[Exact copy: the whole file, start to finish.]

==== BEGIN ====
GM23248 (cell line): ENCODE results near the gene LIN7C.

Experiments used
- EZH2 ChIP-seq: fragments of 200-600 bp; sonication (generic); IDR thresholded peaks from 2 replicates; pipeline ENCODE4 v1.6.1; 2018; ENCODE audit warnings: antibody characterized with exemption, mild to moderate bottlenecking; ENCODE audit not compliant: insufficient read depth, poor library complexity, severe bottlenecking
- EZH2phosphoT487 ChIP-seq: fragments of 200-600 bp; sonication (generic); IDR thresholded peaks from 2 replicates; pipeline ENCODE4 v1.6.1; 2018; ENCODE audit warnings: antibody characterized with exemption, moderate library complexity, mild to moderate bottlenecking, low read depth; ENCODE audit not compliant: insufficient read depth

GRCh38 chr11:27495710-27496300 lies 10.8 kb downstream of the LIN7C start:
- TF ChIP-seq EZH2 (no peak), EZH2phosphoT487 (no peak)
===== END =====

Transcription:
GM23248 (cell line): ENCODE results near the gene LIN7C.

Experiments used
- EZH2 ChIP-seq: fragments of 200-600 bp; sonication (generic); IDR thresholded peaks from 2 replicates; pipeline ENCODE4 v1.6.1; 2018; ENCODE audit warnings: antibody characterized with exemption, mild to moderate bottlenecking; ENCODE audit not compliant: insufficient read depth, poor library complexity, severe bottlenecking
- EZH2phosphoT487 ChIP-seq: fragments of 200-600 bp; sonication (generic); IDR thresholded peaks from 2 replicates; pipeline ENCODE4 v1.6.1; 2018; ENCODE audit warnings: antibody characterized with exemption, moderate library complexity, mild to moderate bottlenecking, low read depth; ENCODE audit not compliant: insufficient read depth

GRCh38 chr11:27495710-27496300 lies 10.8 kb downstream of the LIN7C start:
- TF ChIP-seq EZH2 (no peak), EZH2phosphoT487 (no peak)